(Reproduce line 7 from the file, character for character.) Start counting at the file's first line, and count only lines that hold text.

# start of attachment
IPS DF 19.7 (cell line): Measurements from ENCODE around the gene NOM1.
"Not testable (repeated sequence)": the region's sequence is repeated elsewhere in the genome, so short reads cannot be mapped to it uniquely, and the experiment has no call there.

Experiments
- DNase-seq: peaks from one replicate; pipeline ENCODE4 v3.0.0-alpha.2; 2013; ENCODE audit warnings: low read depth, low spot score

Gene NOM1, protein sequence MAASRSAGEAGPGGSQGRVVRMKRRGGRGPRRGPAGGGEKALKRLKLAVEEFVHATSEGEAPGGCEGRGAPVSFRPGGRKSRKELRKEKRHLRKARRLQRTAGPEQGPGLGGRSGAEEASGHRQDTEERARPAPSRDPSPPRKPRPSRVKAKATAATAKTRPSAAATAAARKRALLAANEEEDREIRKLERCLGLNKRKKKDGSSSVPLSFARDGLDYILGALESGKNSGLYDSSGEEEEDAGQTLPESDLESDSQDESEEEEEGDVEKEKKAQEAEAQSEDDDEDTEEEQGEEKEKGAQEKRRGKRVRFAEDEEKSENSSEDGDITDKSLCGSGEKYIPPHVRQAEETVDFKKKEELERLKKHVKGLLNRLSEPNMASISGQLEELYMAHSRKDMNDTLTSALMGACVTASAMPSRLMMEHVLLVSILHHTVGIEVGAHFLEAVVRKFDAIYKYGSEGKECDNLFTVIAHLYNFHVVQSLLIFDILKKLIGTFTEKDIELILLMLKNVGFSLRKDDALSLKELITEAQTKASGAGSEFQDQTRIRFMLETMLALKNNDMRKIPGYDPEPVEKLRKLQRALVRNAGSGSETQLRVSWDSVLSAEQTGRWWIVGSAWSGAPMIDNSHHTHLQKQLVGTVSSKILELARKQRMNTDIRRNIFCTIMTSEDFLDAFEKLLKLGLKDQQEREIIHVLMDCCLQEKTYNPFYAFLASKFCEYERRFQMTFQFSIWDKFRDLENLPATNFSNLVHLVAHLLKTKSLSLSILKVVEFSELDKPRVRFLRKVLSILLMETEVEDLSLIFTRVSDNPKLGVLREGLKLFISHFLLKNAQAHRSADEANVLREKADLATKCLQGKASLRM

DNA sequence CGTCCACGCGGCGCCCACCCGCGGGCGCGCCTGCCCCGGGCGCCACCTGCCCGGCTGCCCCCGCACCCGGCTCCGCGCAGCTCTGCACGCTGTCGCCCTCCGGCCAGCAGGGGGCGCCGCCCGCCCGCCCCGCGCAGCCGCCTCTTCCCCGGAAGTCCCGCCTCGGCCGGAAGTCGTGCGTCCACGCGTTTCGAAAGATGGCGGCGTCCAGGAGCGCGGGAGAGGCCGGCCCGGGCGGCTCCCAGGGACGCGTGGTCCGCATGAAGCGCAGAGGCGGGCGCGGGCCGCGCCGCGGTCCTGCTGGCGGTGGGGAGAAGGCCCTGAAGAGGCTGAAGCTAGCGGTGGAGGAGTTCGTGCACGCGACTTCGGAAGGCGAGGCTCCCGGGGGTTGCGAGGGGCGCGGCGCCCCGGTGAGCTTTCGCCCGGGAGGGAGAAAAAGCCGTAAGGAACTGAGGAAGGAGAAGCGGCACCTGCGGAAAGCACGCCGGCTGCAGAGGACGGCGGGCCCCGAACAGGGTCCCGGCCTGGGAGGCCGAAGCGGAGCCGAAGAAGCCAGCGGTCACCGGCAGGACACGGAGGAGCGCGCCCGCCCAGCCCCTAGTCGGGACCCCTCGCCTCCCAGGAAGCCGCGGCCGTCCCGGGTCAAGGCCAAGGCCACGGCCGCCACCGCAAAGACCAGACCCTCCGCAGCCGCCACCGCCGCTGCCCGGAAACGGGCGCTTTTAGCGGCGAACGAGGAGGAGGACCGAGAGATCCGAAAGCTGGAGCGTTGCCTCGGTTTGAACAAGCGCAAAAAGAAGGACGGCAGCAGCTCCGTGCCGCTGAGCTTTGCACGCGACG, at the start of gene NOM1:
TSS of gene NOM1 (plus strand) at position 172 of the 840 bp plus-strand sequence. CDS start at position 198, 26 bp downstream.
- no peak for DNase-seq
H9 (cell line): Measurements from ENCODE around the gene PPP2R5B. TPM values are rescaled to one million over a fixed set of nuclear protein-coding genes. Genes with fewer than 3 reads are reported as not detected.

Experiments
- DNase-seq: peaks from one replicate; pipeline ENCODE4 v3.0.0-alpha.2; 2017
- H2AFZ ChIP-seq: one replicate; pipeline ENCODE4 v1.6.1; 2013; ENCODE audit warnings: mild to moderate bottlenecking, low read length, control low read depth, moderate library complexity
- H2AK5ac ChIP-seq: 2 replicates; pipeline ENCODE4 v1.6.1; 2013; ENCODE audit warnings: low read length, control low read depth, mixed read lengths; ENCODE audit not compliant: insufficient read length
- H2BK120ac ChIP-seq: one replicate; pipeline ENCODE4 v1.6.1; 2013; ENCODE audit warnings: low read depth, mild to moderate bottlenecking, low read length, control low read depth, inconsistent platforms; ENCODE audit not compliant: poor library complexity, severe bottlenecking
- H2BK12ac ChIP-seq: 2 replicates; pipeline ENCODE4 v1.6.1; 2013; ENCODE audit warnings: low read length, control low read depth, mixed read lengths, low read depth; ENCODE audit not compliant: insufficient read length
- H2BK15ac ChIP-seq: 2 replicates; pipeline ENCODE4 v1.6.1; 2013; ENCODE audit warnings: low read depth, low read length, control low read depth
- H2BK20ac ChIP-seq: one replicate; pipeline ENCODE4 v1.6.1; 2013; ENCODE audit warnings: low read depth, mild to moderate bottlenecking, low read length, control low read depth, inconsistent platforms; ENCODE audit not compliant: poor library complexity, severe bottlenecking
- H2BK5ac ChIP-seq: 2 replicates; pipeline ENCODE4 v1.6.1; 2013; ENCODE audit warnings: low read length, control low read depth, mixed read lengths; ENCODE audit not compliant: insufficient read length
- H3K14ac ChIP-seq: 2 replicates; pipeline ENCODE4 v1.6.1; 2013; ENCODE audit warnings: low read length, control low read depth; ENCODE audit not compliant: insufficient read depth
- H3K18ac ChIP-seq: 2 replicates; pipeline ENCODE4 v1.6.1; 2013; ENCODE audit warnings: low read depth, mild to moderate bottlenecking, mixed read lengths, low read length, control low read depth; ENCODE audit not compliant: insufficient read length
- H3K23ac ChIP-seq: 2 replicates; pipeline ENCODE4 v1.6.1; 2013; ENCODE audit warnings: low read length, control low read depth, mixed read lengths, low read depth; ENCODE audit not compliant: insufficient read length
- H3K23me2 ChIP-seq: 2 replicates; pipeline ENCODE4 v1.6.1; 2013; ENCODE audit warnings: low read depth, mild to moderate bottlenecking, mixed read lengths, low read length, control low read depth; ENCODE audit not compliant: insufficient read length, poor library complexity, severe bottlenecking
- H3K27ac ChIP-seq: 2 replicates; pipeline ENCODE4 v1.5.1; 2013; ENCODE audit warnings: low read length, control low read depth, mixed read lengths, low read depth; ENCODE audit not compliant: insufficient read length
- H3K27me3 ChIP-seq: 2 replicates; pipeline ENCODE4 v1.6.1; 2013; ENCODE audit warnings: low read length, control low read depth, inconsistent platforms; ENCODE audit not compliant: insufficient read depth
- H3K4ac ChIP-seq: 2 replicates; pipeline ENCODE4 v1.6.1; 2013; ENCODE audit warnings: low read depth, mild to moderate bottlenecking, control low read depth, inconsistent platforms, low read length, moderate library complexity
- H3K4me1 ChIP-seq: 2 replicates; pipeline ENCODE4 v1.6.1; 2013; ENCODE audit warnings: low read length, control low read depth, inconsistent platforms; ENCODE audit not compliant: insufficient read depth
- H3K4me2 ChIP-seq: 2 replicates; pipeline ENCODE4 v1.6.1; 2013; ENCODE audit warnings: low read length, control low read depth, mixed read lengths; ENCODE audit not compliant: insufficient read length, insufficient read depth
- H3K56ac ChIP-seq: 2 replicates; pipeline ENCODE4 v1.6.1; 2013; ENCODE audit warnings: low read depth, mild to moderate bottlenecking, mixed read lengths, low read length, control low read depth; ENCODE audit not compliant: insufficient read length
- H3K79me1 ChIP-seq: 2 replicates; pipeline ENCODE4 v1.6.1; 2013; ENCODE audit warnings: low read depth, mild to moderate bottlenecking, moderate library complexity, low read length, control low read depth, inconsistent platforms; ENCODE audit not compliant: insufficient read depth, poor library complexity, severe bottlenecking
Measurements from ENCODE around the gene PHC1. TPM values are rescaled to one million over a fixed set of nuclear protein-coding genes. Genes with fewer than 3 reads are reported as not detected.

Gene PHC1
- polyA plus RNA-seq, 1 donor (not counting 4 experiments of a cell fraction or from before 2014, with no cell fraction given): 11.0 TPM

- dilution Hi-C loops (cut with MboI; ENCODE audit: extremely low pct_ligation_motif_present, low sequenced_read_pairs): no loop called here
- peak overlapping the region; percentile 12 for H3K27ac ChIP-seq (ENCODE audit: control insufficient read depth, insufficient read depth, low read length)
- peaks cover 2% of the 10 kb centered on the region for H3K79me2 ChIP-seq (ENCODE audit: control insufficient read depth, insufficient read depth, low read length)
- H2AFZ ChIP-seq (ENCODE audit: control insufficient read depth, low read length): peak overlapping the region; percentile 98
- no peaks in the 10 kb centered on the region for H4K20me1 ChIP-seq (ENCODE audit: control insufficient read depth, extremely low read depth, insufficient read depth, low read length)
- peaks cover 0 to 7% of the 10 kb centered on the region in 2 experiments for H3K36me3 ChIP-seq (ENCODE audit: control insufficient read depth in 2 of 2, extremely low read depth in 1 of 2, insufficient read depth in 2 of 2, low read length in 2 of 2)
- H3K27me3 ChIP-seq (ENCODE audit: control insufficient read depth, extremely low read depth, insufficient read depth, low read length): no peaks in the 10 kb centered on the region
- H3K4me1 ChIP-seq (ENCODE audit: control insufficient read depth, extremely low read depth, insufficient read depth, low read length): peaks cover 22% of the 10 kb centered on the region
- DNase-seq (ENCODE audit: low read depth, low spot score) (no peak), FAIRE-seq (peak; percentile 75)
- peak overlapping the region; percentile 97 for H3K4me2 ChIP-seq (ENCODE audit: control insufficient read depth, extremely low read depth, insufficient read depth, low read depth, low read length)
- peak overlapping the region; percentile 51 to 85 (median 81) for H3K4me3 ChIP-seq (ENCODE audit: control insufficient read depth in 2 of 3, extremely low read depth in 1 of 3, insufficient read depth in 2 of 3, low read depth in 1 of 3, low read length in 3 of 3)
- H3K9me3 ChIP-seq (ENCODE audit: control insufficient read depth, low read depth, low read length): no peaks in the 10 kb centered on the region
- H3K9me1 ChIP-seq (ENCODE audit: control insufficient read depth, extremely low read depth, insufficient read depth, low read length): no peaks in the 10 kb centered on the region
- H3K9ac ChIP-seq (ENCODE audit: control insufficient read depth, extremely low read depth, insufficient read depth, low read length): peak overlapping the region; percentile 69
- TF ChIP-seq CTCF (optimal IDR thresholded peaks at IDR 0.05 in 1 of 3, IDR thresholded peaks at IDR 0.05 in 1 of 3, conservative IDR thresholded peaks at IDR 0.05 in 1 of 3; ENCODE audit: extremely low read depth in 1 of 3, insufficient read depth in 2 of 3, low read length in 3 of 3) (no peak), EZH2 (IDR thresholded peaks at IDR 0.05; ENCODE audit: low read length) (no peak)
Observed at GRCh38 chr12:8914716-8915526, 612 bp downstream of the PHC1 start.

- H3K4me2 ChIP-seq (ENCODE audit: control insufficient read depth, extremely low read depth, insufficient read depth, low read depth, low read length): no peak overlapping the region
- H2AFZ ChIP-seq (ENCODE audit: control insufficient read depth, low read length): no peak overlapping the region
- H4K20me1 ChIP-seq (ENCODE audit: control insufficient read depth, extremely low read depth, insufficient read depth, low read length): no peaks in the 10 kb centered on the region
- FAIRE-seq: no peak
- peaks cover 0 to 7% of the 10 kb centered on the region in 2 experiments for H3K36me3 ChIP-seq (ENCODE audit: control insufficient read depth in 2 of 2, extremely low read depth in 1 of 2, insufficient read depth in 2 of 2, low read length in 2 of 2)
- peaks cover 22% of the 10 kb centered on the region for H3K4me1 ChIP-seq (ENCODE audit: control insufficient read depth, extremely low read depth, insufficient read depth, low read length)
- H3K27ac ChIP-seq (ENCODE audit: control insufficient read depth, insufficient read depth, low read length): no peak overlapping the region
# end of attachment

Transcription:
TSS of gene NOM1 (plus strand) at position 172 of the 840 bp plus-strand sequence. CDS start at position 198, 26 bp downstream.